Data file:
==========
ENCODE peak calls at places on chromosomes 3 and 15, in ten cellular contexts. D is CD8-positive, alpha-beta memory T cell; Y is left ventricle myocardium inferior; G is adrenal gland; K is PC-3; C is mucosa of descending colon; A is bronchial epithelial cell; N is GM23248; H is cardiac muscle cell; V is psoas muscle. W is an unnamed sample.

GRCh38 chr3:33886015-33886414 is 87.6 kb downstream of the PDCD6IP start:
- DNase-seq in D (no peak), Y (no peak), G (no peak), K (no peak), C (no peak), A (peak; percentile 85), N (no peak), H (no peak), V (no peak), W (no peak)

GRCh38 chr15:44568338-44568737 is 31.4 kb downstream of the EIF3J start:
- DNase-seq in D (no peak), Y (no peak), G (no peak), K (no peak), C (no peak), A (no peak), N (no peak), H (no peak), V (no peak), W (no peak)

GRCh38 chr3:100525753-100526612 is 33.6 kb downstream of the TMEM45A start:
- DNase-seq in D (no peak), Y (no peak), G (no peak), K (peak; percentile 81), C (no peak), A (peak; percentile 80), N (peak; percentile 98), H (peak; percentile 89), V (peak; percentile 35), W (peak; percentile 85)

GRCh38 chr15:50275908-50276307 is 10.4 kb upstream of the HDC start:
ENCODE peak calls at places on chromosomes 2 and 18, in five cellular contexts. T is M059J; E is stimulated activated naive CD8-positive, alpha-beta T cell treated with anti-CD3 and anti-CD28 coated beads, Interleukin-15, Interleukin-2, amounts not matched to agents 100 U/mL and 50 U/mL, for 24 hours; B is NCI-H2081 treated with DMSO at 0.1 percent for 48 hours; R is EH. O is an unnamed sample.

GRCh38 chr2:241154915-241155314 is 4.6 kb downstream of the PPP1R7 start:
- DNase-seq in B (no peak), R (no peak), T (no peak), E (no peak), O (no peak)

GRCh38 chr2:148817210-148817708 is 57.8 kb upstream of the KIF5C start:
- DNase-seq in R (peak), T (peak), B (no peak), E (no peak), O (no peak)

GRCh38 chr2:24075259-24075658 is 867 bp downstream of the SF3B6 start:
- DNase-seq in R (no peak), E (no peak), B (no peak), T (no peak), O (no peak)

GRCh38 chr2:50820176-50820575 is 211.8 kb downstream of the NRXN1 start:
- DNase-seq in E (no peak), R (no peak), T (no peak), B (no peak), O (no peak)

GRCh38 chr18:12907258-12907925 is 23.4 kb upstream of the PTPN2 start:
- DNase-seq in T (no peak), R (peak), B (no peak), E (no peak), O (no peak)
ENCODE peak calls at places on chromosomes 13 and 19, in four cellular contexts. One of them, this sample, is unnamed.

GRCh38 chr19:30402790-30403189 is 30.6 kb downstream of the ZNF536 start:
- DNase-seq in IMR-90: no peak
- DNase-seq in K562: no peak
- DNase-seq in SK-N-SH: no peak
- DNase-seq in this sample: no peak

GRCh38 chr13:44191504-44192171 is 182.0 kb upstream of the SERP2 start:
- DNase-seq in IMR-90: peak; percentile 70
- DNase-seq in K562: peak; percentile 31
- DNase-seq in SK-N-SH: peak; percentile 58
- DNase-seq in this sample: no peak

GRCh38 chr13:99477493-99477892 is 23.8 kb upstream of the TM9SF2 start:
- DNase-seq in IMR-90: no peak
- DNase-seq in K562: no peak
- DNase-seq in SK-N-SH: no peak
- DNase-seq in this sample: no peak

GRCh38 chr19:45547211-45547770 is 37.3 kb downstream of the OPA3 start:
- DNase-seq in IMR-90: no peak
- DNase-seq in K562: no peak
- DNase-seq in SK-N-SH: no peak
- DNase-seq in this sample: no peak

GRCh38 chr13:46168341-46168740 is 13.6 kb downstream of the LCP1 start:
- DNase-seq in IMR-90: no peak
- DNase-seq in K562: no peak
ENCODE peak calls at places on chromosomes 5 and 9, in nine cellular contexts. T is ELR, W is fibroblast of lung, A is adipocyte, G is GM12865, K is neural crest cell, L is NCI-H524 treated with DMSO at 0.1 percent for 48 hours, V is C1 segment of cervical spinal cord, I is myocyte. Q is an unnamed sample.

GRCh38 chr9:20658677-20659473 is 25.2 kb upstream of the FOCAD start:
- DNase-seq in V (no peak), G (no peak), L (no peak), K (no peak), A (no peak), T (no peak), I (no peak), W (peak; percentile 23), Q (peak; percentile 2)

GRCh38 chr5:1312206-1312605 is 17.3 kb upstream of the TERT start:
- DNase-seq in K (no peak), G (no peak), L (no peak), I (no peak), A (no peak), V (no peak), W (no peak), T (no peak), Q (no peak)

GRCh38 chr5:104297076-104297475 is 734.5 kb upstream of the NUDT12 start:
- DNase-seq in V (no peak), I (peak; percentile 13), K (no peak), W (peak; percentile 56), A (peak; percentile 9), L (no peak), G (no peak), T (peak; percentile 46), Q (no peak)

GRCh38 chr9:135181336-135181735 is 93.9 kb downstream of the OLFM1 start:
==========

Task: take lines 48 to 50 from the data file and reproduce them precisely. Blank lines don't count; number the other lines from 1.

- DNase-seq in K (no peak), G (no peak), L (no peak), I (no peak), A (no peak), V (no peak), W (no peak), T (no peak), Q (no peak)

GRCh38 chr5:104297076-104297475 is 734.5 kb upstream of the NUDT12 start:
- DNase-seq in V (no peak), I (peak; percentile 13), K (no peak), W (peak; percentile 56), A (peak; percentile 9), L (no peak), G (no peak), T (peak; percentile 46), Q (no peak)